Although other Disney animated movies will open between now and then, "The Frog Princess" is the first to be conceived since Disney's 2006 acquisition of Pixar Animation Studios, the outfit behind such blockbusters as "Toy Story," "A Bug's Life," "Finding Nemo" and "Cars."

    So why would Disney return to its roots after spending $7.4 billion to buy the pioneer of computer animation, which has since become the dominant form for these movies in Hollywood?

    Disney did not return calls Thursday, but industry executives said the move could signal the company's strategy for distinguishing its two animation arms, which remain separate units. Or Disney could be planning to leave the heavily technological animation to its Bay Area sibling.

    "We're really proud and excited about this," said John Lasseter, Disney and Pixar chief creative officer, at the meeting, which was held in New Orleans in a show of support for the storm-ravaged city.

    "The Frog Princess" will be a musical set in New Orleans, with songs composed by Randy Newman. The central figure, Maddy, will become the first African American among the Disney princesses, the company's collection of heroines responsible for more than $3 billion in annual retail sales.

    Disney dropped the hand-drawn animation that made it famous after 2004's "Home on the Range," which capped a series of disappointments in the genre. It turned instead to the now-crowded world of computer-generated imagery, or CGI.

    When Disney's CGI efforts failed to capture the public imagination, the company bought Pixar and gave Pixar's Lasseter creative control of Disney's feature-length cartoons.

    Lasseter and the others who spoke Thursday said nothing about the company's commitment to additional hand-drawn movies. Steve Hulett, who represents Disney's unionized animators, said he expected the decisions about hand-drawing to be made one at a time.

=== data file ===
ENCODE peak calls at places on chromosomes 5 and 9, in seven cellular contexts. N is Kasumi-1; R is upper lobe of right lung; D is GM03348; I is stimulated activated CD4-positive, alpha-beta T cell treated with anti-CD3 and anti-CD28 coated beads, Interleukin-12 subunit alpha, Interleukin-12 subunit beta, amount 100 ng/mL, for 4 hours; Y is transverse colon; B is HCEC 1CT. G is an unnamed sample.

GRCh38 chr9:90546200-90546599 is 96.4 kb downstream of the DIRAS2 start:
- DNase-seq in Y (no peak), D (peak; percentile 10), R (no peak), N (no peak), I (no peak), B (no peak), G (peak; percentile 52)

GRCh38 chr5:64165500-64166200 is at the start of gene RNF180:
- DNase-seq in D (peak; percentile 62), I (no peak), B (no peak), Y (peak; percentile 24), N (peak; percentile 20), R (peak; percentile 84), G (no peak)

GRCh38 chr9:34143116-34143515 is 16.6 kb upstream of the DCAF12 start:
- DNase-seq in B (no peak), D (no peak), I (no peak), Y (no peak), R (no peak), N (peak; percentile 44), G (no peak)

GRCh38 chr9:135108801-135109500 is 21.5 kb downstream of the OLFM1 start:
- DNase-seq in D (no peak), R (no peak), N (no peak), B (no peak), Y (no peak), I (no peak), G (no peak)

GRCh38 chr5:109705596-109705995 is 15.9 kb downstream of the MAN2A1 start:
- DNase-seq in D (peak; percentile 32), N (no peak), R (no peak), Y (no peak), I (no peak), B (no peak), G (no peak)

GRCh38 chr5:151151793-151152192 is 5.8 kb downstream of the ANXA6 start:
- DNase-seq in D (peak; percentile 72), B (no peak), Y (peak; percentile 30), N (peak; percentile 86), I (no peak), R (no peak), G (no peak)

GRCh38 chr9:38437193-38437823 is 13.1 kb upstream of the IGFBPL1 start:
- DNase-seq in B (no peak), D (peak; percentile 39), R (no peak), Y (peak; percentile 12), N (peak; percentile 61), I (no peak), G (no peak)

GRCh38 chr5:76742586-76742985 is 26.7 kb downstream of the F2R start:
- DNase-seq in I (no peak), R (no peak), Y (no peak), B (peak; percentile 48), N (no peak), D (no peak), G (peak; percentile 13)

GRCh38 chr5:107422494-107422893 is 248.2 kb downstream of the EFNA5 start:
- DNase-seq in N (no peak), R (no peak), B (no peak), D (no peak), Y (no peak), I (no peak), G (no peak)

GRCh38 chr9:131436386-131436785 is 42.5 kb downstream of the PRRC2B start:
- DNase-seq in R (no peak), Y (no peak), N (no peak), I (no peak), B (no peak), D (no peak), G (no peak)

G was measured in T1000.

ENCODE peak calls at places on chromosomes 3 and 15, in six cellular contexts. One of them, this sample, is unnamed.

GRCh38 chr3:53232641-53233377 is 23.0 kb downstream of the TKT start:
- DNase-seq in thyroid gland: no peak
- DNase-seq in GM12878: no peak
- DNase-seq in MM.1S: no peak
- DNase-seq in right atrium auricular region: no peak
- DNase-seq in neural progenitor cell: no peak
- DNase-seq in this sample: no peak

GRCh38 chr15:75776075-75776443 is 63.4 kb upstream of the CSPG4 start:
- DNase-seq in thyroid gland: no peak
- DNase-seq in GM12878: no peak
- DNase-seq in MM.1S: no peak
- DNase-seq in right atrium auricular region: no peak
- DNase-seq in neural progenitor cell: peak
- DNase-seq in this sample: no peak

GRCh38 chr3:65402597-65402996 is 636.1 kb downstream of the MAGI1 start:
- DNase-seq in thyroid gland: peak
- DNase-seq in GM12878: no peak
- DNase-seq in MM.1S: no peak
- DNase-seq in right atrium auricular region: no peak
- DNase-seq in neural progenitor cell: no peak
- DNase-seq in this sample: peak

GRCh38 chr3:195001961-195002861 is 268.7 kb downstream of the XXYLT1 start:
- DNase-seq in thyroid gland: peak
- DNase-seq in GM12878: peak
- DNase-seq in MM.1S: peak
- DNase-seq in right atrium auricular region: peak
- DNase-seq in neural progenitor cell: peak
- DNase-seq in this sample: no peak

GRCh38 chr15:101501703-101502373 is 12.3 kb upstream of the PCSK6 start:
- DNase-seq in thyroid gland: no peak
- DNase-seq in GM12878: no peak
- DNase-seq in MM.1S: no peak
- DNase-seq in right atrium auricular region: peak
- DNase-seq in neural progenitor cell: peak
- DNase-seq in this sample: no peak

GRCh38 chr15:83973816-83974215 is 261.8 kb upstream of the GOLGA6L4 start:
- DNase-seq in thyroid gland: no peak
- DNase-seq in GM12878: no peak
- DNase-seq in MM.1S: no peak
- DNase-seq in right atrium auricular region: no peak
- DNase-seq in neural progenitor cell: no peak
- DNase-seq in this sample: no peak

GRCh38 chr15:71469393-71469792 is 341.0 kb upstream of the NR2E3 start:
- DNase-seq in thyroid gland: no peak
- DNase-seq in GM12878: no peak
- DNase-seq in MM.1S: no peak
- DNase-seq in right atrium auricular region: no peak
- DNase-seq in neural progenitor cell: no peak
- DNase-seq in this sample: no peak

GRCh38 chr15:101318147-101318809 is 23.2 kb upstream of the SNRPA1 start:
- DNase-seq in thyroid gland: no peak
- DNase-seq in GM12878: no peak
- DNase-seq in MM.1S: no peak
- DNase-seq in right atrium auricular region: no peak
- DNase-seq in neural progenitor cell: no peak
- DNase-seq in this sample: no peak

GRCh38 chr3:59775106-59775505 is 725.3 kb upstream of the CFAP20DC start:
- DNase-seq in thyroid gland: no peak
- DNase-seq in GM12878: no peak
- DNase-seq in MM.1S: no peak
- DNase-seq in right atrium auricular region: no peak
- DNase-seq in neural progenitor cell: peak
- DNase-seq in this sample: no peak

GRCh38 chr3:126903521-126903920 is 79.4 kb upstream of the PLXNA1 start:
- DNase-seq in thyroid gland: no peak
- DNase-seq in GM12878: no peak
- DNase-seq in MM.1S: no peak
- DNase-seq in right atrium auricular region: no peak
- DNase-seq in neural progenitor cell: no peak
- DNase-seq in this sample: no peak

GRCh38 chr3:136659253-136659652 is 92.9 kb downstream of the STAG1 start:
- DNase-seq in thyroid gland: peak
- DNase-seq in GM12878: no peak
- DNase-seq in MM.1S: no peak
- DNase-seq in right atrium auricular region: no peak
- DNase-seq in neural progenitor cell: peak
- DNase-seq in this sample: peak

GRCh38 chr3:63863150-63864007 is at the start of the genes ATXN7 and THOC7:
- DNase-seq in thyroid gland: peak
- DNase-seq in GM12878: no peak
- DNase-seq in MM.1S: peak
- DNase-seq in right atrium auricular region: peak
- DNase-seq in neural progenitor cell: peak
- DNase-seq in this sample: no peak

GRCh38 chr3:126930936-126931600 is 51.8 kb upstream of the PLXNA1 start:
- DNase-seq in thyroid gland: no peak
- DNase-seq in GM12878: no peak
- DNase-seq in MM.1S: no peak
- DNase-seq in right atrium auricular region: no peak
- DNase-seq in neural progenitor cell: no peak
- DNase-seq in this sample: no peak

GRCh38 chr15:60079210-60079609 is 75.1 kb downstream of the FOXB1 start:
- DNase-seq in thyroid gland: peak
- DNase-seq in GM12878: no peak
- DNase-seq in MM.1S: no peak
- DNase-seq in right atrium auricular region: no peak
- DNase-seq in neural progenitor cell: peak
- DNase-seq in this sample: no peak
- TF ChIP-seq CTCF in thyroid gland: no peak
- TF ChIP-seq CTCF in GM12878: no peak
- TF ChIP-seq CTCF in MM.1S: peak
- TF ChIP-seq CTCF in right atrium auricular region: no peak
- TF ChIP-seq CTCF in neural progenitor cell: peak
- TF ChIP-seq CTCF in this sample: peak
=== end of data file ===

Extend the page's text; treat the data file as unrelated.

But others in the industry said that they expected Lasseter's team to produce something special in its maiden effort at Disney and that if the film resonated, more would follow.

    "Five years down the road, maybe less, there's no way they're going to have duplicate CGI studios under one roof," said animation historian and author Jerry Beck, who runs the blog.

    Disney said the movie would be written and directed by John Musker and Ron Clements, who co-directed "The Little Mermaid" and other Disney hits. The duo was forced out by the pre-Pixar management, taking the fall for lackluster computer-animated films. Lasseter got them back, along with other old hands who had left.

    Because many of Disney's animators are computer specialists, the company will have to hire more experts from the old school of hand-drawing, Hulett said.

    Except in Asia, almost no animated movies are made by hand.

  6. #6

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    Re: Disney pencils in a return to hand-drawn film - MarketWatch, 3/8/07

    Further proving that traditional is not dead, its just really, really, really sick. Limping along with possible gout and maybe even malaria. But it's not dead!